On Your Side: A Sequence for the Side Body

A sidebending practice can open areas you don't often stretch and leave you feeling more balanced all over.
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A sidebending practice can open areas you don't often stretch and leave you feeling more balanced all over.
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"The craziness of modern life often means we take on an aggressive, plow-through-it-all mentality—a linear model of pushing through and getting it done. This mentality can take over our practice too," says Janet Stone, a vinyasa flow teacher in San Francisco. How often do we push ourselves to attain a deeper backbend or forward bend? "In learning to open and move our side body, we can change that habit a little. Instead of moving straight on, we breathe into our sides to create space for subtle yet powerful transformation."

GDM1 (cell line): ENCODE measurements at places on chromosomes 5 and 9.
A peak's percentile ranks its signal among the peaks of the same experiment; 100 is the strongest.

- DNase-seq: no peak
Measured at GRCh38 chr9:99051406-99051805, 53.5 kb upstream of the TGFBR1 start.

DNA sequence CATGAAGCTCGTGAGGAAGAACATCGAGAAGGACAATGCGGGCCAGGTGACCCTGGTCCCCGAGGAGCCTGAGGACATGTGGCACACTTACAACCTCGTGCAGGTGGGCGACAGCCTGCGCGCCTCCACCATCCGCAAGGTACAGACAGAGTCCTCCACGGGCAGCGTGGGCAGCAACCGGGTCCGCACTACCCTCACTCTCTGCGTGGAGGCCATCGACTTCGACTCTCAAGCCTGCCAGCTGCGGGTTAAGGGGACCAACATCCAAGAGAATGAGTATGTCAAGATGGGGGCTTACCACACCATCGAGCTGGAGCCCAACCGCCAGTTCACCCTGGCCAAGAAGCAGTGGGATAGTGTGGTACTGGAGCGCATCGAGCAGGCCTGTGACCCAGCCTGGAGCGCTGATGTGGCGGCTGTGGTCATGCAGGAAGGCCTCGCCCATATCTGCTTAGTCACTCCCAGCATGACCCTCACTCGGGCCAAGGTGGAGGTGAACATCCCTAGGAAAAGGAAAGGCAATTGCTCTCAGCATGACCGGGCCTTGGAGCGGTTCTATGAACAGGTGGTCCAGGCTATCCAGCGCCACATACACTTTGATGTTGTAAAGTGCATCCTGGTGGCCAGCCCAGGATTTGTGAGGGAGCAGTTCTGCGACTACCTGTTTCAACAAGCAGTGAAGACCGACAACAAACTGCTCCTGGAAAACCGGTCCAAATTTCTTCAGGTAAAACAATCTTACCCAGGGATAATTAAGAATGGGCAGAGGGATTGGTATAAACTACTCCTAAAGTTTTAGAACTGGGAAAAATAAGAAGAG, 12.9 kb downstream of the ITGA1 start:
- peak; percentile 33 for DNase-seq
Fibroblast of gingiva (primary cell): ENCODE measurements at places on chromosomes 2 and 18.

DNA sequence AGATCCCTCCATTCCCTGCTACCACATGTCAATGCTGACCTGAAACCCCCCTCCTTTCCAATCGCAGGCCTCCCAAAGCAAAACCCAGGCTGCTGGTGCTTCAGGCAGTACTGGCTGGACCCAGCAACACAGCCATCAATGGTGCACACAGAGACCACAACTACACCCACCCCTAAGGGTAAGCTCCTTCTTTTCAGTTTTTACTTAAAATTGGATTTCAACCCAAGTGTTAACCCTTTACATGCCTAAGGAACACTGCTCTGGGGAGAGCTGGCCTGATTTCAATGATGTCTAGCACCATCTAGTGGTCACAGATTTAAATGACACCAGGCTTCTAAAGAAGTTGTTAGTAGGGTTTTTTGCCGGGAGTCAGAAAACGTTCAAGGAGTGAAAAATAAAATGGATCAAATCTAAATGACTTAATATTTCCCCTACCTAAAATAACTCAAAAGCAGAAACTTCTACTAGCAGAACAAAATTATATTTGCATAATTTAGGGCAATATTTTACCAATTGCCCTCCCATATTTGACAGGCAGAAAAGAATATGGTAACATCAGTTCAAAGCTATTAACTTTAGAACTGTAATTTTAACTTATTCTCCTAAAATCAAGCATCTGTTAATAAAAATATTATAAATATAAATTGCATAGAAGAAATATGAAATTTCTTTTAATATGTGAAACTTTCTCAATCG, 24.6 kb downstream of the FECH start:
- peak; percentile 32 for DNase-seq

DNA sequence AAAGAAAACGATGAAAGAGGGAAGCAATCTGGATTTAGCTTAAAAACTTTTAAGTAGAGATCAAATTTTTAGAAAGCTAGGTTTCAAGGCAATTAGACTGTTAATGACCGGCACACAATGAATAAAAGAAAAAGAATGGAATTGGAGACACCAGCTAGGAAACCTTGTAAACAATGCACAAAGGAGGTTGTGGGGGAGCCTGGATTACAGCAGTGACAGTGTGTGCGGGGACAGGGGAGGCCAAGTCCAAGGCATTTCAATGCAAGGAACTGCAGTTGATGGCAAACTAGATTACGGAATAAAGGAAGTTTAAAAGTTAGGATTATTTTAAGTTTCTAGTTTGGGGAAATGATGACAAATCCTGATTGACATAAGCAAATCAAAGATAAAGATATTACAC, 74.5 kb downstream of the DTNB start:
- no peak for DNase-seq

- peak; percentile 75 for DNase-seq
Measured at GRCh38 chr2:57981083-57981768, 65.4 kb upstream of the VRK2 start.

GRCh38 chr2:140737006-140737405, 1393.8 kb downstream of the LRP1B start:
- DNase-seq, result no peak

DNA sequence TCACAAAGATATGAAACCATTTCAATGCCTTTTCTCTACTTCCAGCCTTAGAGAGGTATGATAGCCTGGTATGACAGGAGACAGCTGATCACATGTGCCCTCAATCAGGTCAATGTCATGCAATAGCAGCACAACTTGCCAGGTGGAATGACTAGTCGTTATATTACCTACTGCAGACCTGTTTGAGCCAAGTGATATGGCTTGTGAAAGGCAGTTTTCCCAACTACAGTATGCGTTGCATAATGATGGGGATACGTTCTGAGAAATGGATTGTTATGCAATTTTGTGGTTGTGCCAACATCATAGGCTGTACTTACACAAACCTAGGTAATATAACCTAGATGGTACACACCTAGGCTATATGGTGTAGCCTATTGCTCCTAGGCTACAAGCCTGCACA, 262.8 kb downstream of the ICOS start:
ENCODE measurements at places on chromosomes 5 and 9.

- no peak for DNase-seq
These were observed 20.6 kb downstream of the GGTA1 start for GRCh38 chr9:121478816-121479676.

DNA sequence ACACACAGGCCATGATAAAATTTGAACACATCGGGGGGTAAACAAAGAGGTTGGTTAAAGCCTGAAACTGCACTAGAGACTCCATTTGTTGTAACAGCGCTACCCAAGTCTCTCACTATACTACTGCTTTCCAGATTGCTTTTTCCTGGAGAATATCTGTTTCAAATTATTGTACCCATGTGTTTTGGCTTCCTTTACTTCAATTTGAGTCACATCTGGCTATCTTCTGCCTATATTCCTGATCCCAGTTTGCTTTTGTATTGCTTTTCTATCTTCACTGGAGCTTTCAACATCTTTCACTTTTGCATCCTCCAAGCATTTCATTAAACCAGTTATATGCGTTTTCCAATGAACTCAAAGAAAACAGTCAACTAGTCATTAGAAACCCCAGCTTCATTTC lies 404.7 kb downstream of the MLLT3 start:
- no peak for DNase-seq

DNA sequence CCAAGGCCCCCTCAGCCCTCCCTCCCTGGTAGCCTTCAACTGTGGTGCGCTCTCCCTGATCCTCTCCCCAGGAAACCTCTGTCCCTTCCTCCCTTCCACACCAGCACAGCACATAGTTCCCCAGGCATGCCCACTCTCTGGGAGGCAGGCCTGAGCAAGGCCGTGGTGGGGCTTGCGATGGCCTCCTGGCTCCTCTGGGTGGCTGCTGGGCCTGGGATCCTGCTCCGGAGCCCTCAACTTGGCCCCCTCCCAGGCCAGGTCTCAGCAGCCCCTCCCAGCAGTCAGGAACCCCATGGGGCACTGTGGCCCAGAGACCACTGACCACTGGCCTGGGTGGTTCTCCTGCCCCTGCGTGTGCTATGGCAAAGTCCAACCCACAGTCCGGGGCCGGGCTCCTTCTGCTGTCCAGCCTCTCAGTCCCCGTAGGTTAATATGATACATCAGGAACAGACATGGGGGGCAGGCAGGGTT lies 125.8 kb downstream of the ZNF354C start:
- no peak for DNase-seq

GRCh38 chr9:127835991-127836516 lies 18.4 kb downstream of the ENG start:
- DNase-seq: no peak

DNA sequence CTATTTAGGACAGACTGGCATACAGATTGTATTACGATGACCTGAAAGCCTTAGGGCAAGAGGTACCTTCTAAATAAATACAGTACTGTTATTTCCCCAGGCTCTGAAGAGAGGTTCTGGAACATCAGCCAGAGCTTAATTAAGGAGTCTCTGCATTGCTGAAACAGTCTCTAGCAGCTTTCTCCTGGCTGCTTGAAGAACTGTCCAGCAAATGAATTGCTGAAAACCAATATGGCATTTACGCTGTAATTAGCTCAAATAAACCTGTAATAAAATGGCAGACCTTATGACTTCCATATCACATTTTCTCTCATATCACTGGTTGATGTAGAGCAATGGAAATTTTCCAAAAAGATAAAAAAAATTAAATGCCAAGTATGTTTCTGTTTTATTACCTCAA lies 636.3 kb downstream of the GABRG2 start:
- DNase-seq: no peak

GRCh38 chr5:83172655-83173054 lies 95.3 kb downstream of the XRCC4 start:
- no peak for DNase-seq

To help you explore a new angle, Stone created the sequence on the following pages; it includes strengthening, hip opening, and lots of sidebending. And sidebends stretch out muscles, like the quadratus lumborum, that don't get as much attention or release in forward bends and backbends. Stone recommends that as you lean into poses, you send breath through the ribs, lower back, hips, neck, and the entire side portion of the spine. Keep your chest open and enjoy a new, more spacious perspective.

To Begin

Take a seat. Sit in Sukhasana (Easy Pose). Walk your hands in front of you. Take a moment to set the intention to flow into a new perspective. Now walk your hands to the right and pause; walk hands to the left and pause; move back to center.

Home Practice with Janet Stone

To Finish

Kick back. Take Viparita Karani (Legs-up-the-Wall Pose). Place both hands on your belly, one hand on top of the other, and send breath there to free up your creative life force. Now move your hands to your heart and take a deep breath into your heart space. Release your hands out to the side, palms up. Rest here for 10 minutes.